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UPI NewsTrack Science and Technology News

June 15, 2012 at 7:15 PM   |   Comments

China set to send woman into space

BEIJING, June 15 (UPI) -- China says the launch of its the Shenzhou-9 spacecraft Saturday will send the country's first female astronaut into space.

The launch from the Jiuquan Satellite Launch Center is set for 6:37 a.m. EDT and will carry three astronauts, two male and one female, to conduct the country's first space docking test, said Wu Ping, spokeswoman for China's manned space program.

They are Jing Haipeng, Liu Wang and the female astronaut Liu Yang, the spokeswoman said.

Liu Yang, 33, is an air force major and a veteran pilot with 1,680 hours of flying experience.

She was the deputy head of a flight unit of the Air Force before being recruited into China's second batch of prospective astronauts in May 2010, China's state-run Xinhua News Agency reported.

The upcoming Shenzhou-9 mission will conduct both manual and automatic docking between the spacecraft and the orbiting Tiangong-1 space lab module, Wu said.

The Tiangong-1 has been lowered to the docking orbit 213 miles above Earth and is operating normally, she said.

With the completion of docking, the astronauts will live and work in Tiangong-1.


Microsoft to manufacture its own tablet?

REDMOND, Wash., June 15 (UPI) -- Microsoft says it will make a "major announcement" Monday and industry watchers say it will reveal the first Windows 8 tablet made by the software company.

Microsoft will enter the tablet market directly, rather than rely on hardware partners such as Dell, HP, Acer and Lenovo, in hopes of winning market share from Apple's popular iPad, sources told Web sites AllThingsD and The Wrap.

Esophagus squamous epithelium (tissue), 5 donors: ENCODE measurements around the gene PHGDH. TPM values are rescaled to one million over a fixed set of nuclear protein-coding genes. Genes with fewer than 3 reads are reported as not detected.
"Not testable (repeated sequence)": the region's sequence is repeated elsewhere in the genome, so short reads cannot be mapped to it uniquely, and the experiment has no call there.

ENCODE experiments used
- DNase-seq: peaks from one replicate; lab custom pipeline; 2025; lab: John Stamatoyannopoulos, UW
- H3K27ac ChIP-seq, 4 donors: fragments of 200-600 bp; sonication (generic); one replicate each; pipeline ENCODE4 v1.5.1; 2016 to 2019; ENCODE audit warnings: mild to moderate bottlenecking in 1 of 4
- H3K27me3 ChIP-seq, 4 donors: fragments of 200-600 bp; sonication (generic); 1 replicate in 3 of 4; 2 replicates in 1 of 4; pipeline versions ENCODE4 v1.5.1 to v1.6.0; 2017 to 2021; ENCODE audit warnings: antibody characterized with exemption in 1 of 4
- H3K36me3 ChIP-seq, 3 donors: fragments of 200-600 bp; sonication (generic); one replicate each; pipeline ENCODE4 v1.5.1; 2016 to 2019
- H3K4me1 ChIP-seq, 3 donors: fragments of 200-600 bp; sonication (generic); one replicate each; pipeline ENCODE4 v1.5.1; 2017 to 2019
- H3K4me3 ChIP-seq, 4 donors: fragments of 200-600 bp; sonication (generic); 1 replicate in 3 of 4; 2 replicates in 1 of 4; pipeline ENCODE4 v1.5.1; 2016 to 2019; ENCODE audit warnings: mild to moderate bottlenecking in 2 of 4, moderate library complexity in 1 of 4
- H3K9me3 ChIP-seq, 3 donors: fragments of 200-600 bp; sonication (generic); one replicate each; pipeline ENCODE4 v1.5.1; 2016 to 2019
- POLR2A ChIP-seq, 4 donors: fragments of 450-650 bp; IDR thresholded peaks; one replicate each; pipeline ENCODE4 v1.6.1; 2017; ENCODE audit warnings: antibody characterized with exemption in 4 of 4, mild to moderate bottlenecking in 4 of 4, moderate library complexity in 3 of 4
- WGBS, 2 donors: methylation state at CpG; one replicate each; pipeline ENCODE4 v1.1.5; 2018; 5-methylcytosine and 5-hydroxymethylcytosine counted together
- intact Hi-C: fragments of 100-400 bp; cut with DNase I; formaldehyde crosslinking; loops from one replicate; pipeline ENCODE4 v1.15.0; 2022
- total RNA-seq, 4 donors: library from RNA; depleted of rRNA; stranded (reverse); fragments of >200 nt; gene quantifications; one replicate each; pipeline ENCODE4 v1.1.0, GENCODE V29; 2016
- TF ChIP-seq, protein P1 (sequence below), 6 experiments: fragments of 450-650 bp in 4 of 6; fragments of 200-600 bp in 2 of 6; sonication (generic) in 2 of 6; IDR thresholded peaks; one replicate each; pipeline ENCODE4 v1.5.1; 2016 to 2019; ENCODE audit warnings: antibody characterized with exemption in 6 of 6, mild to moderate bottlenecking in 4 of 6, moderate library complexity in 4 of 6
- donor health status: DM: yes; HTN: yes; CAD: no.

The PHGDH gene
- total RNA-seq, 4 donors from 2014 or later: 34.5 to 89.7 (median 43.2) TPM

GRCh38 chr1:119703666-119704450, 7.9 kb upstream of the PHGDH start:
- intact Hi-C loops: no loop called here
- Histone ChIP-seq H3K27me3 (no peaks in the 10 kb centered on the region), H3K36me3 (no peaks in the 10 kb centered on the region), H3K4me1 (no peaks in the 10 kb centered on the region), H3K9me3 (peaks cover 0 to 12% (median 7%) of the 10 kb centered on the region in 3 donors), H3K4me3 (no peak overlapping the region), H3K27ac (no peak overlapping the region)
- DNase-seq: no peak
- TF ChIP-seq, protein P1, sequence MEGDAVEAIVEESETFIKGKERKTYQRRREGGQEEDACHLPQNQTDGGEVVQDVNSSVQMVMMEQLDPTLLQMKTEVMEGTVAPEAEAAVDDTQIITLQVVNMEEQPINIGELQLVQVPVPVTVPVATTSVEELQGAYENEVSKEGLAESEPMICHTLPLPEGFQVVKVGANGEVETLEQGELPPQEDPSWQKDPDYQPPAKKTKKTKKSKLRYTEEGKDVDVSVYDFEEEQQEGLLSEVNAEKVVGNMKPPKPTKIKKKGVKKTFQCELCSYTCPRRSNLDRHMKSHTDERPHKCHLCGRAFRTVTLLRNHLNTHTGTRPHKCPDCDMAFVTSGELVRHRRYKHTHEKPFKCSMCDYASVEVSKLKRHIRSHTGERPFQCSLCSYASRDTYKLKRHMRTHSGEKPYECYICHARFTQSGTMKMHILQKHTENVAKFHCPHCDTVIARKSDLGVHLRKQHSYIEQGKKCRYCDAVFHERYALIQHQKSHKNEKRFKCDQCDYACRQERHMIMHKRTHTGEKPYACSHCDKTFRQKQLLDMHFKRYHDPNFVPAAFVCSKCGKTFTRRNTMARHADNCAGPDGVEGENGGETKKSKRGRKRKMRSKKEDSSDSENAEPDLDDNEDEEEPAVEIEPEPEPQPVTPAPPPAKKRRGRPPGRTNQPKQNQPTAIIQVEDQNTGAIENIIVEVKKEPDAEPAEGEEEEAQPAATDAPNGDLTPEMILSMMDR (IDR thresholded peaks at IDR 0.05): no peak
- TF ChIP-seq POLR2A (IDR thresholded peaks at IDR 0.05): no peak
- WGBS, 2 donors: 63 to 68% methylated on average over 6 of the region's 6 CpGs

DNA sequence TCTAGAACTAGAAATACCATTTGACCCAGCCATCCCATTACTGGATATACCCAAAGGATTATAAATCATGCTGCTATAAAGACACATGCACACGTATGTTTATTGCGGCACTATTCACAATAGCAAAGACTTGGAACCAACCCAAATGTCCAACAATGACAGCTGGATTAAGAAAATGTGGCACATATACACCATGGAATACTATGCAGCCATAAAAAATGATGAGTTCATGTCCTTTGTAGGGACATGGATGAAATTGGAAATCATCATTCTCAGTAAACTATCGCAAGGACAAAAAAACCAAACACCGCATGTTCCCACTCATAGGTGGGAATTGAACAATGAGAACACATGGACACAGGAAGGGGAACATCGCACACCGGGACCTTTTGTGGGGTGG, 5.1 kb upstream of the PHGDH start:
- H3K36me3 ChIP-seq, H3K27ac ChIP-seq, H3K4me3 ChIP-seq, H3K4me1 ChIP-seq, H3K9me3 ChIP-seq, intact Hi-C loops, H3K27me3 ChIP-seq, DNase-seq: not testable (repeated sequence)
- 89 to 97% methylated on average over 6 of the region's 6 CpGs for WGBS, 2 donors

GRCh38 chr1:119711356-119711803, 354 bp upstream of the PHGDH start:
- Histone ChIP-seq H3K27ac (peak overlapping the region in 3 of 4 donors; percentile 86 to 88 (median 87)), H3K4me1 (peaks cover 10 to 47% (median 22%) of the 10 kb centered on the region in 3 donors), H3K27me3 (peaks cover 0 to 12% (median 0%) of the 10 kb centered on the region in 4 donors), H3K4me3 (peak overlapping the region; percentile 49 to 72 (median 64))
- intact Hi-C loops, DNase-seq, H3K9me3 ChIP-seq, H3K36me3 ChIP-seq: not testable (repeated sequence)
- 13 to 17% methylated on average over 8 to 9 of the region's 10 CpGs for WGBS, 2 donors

Traditionally Microsoft has only made software, with the exception of the XBox 360 gaming console that the company puts its name on.

In the computer arena it has long been content to leave hardware to its partners under their own brands, but by making both the hardware and the software for a Microsoft tablet the company could achieve better integration between the two, informationweek.com reported Thursday.

This would follow the path set by Apple, which owns both the software platform and hardware aspects of the iPad, which makes it fully integrated with Apple's entire line of devices and its software.

What's not clear, analysts said, is how Microsoft will differentiate its tablet products from the Windows 8 and Windows RT tablets being made by its partners, who could have second thoughts about Microsoft competing directly with them.

Microsoft said it will be making the announcement in Los Angeles.


Filmmaker helps in effort to save history

EVANSTON, Ill., June 15 (UPI) -- A U.S. researcher says he's filmed efforts by an international team trying to save antiquities at an ancient Buddhist site in Afghanistan's Taliban country.

Northwestern University Professor Brent Huffman screened his footage at a Washington conference of archaeologists, geologists and mining experts, a university release reported.